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N Cal Attorney
N Cal Attorney, Lawyer
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Experience:  Since 1983
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I am a landlord in San Francisco, and my lease prohibits

Customer Question

I am a landlord in San Francisco, and my lease prohibits subletting. Can I deny a sublet request?
More details:
- 3 bedroom unit in SF.
- 1 original tenant remains, with 2 other people (subtenants?)
- The original tenant wants to replace one of the other subtenants.
- Lease has a strict NO ASSIGNMENT OR SUBLETTING clause, in bold and separately initialed by the original tenants.
- I have allowed prior subtenants, but I wish to deny the new request.
Can I?
Screenshot of pertinent page of lease: https://postimg.org/image/861c8i9u9/ (the actual lease is signed/initialed)
Submitted: 2 months ago.
Category: Real Estate Law
Expert:  Barrister replied 2 months ago.

Hello and welcome! My name is ***** ***** I am a licensed attorney who will try my best to help with your situation or get you to someone who can.

Expert:  Barrister replied 2 months ago.

I think you are kind of out of luck with this because you have already allowed it once and if it got to court a judge would deem you to have waived that prohibition by your previous action.

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Obviously the new person would have to meet your background and application criteria, though or you could deny them.

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You can refuse to allow it, but I think you would not prevail if the tenant actually took it to court and alleged breach by you..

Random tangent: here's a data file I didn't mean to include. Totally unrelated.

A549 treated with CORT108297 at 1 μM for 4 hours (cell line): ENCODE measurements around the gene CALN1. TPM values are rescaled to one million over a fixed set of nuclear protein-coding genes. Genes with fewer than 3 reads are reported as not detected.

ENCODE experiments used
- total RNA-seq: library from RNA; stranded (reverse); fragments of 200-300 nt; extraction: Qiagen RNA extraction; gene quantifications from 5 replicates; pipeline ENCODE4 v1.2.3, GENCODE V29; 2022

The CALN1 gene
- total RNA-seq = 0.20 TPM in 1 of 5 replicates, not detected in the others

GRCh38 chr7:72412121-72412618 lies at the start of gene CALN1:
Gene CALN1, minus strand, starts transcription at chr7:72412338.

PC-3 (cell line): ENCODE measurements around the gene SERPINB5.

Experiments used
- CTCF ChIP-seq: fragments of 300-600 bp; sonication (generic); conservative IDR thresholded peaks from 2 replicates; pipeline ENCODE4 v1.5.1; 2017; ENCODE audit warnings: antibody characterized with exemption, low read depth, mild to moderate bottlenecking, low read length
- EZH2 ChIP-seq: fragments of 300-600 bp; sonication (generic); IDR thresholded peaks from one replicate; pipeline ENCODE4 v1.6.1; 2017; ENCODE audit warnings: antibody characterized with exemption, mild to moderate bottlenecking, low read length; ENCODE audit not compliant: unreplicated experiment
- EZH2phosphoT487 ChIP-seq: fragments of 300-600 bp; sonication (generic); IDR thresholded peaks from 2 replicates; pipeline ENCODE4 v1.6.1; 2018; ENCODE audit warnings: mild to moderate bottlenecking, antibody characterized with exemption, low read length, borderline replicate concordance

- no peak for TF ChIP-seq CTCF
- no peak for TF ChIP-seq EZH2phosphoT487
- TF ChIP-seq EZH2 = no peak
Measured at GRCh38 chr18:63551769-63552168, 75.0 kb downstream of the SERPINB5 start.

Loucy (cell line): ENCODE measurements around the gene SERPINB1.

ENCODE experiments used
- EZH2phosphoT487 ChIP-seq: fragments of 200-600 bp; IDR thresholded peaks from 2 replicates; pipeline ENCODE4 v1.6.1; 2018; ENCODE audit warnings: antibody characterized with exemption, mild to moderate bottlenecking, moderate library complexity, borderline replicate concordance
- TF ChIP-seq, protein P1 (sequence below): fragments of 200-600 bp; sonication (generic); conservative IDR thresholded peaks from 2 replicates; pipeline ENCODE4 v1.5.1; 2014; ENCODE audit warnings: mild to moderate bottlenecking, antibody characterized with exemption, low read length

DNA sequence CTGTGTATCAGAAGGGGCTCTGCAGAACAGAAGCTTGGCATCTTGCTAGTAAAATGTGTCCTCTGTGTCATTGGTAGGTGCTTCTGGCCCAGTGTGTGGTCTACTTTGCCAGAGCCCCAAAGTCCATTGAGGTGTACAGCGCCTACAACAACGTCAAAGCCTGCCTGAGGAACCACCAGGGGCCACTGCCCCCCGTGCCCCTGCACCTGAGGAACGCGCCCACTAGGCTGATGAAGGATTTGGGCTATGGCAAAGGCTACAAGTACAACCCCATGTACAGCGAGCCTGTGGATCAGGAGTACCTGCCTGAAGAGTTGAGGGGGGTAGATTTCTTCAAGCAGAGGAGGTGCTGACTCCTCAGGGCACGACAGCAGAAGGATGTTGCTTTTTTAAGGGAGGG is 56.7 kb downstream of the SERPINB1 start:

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As an aside, in addition to being an attorney, I have also been a landlord for over 26 years...

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thanks

Barrister

Customer: replied 2 months ago.
Thanks Barrister, unless you work in SF landlord tenant law, please release the question. I am looking for someone who works in San Francisco landlord tenant law specifically.
Expert:  Barrister replied 2 months ago.

No worries, I will opt out and open the question to other experts and see if there is one online specifically in San Francisco..

Expert:  N Cal Attorney replied 2 months ago.

New Expert here,

Is there a reason you do not want to approve the request?

Customer: replied 2 months ago.
I'm worried about the eventual revolving tenant situation -- there is only one original tenant, and when they eventually leave I'll likely have 3 subtenants, none on a lease. Apparently this is common in San Frnacisco and makes it hard to do major repairs or charge market rents (because tenants just revolve).So I'm realizing I should just follow the strict terms of the lease and this clause, which was presumably created by smart people for a reason.